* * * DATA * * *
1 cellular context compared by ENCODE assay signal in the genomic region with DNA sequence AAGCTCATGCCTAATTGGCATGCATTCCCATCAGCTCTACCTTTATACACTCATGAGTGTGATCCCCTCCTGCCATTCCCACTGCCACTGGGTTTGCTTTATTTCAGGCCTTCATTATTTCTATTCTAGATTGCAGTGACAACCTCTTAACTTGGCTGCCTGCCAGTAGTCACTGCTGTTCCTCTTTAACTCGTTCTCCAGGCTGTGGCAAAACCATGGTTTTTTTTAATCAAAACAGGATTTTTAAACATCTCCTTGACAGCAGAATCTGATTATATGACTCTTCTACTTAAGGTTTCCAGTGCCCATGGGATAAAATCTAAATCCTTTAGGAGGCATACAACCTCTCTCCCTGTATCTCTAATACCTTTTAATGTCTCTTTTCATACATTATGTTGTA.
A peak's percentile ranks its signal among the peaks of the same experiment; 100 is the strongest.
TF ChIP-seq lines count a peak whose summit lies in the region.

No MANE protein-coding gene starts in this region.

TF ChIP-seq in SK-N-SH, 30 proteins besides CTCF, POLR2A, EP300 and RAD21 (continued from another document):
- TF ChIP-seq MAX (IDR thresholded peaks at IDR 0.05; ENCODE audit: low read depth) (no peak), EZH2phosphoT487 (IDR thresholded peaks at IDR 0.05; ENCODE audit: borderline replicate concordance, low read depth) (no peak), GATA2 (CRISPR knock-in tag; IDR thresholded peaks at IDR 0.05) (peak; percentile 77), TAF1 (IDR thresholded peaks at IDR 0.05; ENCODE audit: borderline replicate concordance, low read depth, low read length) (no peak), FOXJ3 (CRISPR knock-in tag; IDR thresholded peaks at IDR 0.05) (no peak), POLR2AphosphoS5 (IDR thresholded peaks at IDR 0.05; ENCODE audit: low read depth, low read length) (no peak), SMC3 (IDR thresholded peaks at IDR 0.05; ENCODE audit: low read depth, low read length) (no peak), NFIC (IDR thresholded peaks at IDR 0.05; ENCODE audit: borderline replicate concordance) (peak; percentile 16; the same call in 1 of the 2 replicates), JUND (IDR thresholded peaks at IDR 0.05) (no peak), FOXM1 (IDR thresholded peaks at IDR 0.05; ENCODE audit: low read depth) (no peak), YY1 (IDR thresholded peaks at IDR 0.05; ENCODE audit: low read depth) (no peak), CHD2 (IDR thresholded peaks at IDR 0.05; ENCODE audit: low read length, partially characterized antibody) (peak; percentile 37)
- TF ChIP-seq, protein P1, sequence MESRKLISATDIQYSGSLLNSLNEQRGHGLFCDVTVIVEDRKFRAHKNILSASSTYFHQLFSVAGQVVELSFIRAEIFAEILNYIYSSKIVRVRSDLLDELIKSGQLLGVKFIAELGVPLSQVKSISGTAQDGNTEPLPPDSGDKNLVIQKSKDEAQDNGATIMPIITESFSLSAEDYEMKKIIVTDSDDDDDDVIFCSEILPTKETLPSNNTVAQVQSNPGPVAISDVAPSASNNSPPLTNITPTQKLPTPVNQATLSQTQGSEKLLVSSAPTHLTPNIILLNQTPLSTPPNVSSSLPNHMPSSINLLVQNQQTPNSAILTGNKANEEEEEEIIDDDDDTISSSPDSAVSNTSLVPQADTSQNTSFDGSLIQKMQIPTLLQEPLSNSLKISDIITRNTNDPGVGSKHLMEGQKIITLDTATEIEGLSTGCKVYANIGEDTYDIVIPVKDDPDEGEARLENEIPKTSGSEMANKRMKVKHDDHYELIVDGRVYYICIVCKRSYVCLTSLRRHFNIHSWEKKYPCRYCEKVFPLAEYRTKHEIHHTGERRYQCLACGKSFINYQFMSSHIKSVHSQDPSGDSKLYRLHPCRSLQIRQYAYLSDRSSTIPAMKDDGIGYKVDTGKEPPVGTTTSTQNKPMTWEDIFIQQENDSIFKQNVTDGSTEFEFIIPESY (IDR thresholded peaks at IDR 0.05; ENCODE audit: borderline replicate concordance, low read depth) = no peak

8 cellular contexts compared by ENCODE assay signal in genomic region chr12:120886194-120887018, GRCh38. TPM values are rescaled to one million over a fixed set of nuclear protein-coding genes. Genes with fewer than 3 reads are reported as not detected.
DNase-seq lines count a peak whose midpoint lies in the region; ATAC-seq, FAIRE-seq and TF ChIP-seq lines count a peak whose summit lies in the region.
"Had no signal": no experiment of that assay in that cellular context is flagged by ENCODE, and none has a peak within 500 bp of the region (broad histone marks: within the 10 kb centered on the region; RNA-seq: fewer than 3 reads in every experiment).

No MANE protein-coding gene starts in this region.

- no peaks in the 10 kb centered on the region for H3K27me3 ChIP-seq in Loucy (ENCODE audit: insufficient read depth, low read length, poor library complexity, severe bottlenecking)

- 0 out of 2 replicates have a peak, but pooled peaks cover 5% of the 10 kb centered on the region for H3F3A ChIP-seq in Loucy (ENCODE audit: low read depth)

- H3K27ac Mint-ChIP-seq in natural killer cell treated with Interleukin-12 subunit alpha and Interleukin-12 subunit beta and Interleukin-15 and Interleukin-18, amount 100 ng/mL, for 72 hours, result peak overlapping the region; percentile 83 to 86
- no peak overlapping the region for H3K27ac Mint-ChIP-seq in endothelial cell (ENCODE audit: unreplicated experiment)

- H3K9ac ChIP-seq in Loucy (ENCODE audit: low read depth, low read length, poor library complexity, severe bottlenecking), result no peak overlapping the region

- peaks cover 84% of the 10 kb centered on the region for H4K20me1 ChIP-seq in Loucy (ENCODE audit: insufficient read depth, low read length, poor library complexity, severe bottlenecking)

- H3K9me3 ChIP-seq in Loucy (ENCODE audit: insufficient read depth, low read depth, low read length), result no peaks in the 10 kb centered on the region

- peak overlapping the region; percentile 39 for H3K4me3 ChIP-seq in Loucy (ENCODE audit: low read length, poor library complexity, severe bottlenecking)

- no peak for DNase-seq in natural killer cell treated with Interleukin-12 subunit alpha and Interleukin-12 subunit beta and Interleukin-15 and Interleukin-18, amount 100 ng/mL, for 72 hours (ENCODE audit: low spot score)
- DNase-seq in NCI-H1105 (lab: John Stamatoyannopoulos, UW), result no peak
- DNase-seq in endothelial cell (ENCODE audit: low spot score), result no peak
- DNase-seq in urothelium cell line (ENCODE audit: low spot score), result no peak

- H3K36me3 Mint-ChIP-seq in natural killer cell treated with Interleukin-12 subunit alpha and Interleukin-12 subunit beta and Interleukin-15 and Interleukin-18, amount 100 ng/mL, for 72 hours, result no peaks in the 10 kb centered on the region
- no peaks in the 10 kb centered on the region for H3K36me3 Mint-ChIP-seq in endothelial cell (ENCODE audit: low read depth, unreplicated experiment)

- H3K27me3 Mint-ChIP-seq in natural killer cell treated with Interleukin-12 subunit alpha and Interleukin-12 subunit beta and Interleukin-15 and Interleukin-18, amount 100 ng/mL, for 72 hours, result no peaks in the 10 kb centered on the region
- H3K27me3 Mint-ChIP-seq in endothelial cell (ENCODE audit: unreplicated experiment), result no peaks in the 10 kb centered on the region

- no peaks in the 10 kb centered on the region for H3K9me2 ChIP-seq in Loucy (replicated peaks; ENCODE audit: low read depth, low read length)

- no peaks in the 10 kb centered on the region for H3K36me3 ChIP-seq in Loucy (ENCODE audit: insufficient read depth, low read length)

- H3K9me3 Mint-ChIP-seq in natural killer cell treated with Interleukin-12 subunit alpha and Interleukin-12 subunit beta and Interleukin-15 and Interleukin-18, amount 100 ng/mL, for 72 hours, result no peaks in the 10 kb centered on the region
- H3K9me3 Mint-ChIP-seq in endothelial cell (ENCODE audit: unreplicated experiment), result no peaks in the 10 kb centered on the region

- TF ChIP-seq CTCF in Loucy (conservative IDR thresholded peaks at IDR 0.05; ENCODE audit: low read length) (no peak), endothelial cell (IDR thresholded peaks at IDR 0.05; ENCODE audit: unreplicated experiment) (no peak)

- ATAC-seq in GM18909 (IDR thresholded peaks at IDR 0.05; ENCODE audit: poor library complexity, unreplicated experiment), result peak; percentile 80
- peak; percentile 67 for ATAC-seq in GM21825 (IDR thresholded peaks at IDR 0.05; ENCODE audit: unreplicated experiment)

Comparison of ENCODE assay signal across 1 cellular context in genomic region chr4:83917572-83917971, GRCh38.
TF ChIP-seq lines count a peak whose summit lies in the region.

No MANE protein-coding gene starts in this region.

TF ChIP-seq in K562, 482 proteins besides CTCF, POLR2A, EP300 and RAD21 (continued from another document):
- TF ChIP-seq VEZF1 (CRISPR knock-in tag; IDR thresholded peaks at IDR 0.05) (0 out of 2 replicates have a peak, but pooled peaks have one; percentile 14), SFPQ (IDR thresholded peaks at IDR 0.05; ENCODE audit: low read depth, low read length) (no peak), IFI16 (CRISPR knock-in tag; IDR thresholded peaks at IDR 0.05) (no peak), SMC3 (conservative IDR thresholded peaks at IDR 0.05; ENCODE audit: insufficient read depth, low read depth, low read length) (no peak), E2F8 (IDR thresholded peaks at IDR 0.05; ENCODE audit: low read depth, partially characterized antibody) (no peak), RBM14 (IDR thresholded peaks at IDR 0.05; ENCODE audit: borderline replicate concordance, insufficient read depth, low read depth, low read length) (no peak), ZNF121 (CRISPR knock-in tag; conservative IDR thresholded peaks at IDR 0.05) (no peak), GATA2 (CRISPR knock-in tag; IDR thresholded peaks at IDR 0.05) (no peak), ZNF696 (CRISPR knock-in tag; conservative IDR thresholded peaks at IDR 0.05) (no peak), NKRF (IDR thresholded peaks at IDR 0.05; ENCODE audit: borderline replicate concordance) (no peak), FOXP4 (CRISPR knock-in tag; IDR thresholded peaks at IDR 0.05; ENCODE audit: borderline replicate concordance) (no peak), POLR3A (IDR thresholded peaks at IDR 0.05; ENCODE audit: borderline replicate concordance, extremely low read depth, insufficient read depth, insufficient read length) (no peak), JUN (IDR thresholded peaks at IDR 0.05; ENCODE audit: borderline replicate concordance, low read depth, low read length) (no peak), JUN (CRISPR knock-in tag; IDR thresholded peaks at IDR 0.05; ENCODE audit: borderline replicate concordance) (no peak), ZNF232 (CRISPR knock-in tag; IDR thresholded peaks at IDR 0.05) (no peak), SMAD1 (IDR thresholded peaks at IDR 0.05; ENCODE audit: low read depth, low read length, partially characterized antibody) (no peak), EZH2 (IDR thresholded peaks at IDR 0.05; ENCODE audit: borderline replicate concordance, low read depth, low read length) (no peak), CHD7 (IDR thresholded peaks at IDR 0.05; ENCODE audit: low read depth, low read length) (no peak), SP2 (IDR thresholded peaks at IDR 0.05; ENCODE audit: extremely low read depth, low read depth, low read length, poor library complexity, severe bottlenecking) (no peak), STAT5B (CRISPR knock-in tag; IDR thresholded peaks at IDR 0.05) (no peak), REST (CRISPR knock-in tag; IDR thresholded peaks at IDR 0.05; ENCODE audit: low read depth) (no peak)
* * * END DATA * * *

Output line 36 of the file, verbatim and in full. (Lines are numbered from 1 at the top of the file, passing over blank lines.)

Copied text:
TF ChIP-seq lines count a peak whose summit lies in the region.